Our relationship with the Kurds has been a bit different. If I wanted to use a word to describe how we have treated the Kurds, I would not rule out betrayal. Henry Kissinger used them to pressure Iraq in the seventies and dropped them when he had struck the deal he wanted. Now we are friends again with the Kurds and they are building a modern state with a market economy. You only need read the gushing reports from neoconnish reporter Michael Totten, here, here and here. His Middle East Journal articles portray the Kurds admiringly and seem to suggest we plight our troth to them. Of course, Mr. Totten does not paint his picture, warts and all. The Kurds may be closer to modernity than Shia and Sunni, but they still have some bad habits.

The Christian Science Monitor reports on the quaint practice of Female Genital Mutilation. It persists in Michael Totten's ultra advanced Kurdistan. To be fair, many Kurds are facing the problem, but the government can be touchy on the subject, "The [Kurdish] Ministry of Human Rights hauled us in for questioning," says Assi Frooz Aziz, coordinator of WADI's Germian medical team. "They accused us of publicizing the country's secrets." Hey, even we can be rather shy about our blemishes, but the Kurds do need a tad of work on that open government thing."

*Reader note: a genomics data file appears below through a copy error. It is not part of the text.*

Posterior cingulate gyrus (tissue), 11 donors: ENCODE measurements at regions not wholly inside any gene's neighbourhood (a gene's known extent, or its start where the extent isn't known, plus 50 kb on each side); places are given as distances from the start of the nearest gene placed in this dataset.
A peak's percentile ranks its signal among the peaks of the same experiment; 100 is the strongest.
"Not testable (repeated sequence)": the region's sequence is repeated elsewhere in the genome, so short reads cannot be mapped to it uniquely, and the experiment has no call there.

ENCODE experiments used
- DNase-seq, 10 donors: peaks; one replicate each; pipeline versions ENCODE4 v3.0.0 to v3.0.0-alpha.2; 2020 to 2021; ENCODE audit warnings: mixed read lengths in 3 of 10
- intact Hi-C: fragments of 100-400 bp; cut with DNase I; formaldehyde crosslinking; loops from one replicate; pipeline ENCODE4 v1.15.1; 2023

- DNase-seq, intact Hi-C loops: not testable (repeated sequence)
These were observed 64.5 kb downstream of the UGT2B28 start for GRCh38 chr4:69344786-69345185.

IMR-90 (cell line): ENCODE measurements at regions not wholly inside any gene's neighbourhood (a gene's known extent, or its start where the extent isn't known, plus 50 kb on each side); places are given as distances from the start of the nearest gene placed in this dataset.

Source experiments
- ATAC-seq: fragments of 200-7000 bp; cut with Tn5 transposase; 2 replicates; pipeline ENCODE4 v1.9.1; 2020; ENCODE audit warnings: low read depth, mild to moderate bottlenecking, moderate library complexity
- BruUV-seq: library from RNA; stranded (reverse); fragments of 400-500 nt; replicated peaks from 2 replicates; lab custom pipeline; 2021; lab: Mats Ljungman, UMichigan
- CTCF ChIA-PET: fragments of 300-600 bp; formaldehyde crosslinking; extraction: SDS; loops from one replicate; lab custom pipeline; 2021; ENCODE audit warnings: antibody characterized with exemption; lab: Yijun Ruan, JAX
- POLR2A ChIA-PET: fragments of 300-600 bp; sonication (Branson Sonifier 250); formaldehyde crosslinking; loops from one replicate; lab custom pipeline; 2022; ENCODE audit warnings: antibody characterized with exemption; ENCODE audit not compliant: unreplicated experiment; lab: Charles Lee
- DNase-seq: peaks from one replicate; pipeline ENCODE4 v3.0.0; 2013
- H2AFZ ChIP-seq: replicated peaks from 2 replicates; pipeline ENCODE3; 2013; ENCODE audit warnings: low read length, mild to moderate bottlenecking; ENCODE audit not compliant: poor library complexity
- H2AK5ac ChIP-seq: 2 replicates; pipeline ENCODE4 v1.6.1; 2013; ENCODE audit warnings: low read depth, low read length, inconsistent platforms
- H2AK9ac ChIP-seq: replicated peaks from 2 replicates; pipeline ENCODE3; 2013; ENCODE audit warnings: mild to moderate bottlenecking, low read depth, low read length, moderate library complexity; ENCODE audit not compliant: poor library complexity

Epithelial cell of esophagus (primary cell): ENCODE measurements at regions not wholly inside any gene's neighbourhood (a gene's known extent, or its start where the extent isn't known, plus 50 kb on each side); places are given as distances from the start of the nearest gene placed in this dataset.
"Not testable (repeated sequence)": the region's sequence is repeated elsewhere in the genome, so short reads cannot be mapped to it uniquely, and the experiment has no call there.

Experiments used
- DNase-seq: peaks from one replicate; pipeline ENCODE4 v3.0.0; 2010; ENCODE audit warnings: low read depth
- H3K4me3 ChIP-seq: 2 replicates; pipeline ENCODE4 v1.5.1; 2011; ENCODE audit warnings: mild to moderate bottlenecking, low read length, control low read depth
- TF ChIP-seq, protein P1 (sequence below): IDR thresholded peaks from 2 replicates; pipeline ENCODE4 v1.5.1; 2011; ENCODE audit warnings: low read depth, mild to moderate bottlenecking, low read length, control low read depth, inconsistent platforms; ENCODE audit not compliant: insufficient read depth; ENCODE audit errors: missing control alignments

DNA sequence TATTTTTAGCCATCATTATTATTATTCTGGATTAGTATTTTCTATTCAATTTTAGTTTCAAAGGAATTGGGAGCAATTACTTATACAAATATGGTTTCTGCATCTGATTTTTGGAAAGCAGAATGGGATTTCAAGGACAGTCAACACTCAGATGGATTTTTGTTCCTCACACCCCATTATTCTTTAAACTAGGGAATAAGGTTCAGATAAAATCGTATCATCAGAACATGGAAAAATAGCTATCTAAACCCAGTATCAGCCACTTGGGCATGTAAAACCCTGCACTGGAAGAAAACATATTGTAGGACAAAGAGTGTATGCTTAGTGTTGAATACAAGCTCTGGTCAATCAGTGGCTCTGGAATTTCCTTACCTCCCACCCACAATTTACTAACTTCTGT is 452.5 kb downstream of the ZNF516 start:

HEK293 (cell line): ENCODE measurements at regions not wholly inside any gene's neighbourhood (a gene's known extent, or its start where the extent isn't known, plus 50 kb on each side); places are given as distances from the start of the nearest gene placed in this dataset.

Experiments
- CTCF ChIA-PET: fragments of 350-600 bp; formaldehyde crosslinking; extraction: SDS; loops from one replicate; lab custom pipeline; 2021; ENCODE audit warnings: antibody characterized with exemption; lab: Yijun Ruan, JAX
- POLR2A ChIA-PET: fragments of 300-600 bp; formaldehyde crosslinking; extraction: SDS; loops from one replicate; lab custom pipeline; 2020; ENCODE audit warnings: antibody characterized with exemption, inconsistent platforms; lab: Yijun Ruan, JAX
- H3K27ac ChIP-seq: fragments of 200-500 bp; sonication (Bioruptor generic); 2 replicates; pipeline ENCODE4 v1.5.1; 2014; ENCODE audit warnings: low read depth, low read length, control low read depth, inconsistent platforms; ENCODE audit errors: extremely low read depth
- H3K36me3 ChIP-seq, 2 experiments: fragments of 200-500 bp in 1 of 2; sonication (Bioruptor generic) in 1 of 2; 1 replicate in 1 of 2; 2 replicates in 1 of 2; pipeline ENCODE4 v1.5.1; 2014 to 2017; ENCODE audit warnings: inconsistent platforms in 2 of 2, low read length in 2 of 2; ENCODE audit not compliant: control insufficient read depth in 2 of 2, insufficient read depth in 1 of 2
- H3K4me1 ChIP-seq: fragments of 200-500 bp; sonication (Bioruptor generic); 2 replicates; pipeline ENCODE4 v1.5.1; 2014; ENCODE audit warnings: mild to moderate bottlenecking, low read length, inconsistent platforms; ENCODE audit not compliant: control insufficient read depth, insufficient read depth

So there we are, the benevolent hegemon, hunkered down in Iraq having to do what all imperiums have to do eventually, decide whom to betray. It's a no brainer. Stratfor has an article in their free service that tells us just how strong, both militarily and economically, th Turks are in the Middle East. Also, it is not in their character to wet their pants when someone, including us, barks at them.*